For Tom, however, transcendence is connected to deep purpose in life. As he writes:
Deep purpose usually entails some higher good or reality transcendent to our personal existence or life. Deep purpose is a “calling” toward something greater than ourselves, a holistic, perhaps cosmic dimension to motivation, bringing in the ego-transcendent, above and beyond our individual well-being. Deep purpose is intentionally placing the storyline of our lives within a bigger whole.
Granted, conceptualizing a higher good transcendent to our personal reality is a a task of a high order even for those of us with less challenging struggles than addiction. When each day is a battle with a demon, how do you identify what that transcendent reality might be? And yet, it is a mistake, I believe, to to underestimate the desire in the substance abuser to do just that. While the idea of the higher good may begin on a highly personal plane—good health; job stability; a “normal” life—from there it expands to goals such as improved relationships; marriage; membership in a community…moving beyond the narrow focus on self that substance abuse engenders to a view of how we might contribute to a broader good as neighbors, friends, citizens, humans, inhabitants of the earth and cosmos.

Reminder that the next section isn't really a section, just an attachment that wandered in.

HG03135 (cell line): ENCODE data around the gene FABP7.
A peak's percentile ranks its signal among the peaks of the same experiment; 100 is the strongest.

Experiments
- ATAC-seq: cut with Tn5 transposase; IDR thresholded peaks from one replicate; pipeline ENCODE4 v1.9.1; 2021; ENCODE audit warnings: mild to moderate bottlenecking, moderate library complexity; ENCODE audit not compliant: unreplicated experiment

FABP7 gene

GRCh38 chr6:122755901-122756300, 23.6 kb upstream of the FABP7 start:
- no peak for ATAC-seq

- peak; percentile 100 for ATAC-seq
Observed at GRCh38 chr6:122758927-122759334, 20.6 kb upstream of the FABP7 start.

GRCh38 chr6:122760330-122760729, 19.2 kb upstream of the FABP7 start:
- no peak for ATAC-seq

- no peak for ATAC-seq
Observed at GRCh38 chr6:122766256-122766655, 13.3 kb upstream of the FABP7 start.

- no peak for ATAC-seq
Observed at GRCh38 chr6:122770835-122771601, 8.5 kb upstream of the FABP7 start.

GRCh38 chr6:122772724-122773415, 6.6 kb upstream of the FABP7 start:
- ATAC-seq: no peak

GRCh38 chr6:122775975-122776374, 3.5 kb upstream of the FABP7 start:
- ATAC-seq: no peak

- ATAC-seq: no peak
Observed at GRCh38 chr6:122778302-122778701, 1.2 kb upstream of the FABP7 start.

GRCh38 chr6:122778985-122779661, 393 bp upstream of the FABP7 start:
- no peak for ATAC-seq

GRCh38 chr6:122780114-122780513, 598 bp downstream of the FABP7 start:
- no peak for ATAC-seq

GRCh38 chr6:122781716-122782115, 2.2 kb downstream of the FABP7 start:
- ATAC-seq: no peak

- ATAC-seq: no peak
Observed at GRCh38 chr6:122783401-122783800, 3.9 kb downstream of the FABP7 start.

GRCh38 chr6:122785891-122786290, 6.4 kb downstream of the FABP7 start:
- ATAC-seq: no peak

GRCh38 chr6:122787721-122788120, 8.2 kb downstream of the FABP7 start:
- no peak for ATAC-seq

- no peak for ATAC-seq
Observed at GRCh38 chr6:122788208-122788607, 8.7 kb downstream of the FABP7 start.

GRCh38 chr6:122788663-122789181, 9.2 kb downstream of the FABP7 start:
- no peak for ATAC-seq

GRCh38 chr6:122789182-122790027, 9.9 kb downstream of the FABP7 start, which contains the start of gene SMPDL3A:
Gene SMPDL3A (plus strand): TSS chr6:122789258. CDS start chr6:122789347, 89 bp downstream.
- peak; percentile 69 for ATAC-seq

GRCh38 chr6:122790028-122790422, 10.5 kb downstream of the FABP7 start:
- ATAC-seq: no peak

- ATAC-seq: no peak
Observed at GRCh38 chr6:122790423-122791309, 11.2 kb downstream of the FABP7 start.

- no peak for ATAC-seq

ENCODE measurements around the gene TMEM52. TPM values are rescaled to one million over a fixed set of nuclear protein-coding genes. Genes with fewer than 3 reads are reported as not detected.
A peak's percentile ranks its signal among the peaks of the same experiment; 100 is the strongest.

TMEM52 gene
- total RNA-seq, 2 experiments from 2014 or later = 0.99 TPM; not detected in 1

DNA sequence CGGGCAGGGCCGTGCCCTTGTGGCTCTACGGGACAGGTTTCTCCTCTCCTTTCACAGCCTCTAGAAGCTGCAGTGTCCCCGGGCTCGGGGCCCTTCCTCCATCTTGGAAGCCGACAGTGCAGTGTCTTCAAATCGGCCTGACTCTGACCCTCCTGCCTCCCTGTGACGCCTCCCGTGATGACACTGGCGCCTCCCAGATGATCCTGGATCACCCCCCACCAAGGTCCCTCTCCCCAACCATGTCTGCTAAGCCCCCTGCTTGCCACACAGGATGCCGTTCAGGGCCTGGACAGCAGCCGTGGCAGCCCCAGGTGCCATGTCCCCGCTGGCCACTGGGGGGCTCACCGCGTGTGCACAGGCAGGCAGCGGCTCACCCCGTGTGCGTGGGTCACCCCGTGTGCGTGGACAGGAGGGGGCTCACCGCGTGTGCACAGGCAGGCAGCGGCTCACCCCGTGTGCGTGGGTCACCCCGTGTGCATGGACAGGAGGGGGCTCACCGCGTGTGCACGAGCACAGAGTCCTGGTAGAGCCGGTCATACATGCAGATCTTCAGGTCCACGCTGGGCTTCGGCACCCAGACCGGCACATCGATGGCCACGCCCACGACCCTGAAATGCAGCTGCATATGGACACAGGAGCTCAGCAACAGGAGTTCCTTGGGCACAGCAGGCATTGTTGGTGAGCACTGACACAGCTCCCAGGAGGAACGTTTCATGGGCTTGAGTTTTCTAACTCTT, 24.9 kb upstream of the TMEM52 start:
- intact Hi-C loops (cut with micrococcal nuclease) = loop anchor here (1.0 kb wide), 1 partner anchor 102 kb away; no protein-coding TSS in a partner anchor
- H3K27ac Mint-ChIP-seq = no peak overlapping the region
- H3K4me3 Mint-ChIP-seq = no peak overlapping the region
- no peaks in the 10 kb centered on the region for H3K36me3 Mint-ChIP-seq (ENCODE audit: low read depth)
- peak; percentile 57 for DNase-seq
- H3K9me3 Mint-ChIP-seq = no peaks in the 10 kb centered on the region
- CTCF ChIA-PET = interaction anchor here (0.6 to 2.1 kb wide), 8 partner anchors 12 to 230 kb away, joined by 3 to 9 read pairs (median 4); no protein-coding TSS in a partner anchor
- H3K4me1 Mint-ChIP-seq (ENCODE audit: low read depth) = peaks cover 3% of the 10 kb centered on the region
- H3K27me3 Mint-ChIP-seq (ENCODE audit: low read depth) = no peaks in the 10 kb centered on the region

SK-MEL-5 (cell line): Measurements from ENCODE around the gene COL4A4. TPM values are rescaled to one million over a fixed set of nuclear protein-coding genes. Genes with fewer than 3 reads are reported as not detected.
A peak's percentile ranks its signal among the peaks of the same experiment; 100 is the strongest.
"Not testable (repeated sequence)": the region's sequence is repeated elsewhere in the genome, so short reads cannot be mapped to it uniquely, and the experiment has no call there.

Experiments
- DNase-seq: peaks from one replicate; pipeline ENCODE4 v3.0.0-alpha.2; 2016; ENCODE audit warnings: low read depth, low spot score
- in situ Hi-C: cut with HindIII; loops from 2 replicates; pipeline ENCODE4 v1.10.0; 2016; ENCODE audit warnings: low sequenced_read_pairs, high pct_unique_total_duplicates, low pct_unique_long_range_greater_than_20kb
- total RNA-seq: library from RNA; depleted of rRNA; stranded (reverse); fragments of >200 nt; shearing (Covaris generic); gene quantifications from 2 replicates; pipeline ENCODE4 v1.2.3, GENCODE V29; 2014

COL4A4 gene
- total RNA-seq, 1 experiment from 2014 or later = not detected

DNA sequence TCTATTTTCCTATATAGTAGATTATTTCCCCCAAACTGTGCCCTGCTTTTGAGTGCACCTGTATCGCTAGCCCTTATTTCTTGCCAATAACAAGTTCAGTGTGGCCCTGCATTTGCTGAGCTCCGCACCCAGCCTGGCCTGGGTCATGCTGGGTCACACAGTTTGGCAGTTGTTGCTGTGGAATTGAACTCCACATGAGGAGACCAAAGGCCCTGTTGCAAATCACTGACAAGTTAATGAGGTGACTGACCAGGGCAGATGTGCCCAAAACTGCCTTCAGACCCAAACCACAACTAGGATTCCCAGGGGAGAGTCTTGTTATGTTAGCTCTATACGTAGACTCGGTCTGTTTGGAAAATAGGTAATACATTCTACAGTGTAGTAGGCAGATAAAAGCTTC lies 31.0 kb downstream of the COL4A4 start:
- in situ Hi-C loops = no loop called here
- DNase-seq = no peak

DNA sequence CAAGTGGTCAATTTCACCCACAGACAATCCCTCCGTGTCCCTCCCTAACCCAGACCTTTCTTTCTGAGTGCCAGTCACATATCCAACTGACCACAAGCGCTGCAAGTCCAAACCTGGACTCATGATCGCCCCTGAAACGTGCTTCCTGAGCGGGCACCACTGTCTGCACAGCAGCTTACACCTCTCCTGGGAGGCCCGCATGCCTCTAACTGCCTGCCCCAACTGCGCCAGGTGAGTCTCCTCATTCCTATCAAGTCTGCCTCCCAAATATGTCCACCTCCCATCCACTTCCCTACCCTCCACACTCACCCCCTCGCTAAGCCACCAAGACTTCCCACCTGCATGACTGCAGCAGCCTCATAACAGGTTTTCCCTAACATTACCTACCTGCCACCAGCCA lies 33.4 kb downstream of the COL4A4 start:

Moreover, the beauty of conceptualizing the higher good in this way is that it in no way sacrifices a person’s individual condition. As Tom adds:
Yet, reciprocally, deep purpose invariably reflects and serves the individual. In identifying a person’s deep purpose in life we find that it intimately connects with that person’s strongest interests, skills, and qualities of personality. Deep purpose seems to emerge, at least in part, through finding activities (and consequent goals) that we love. Deep purpose requires personal passion.
Transcendence and Writing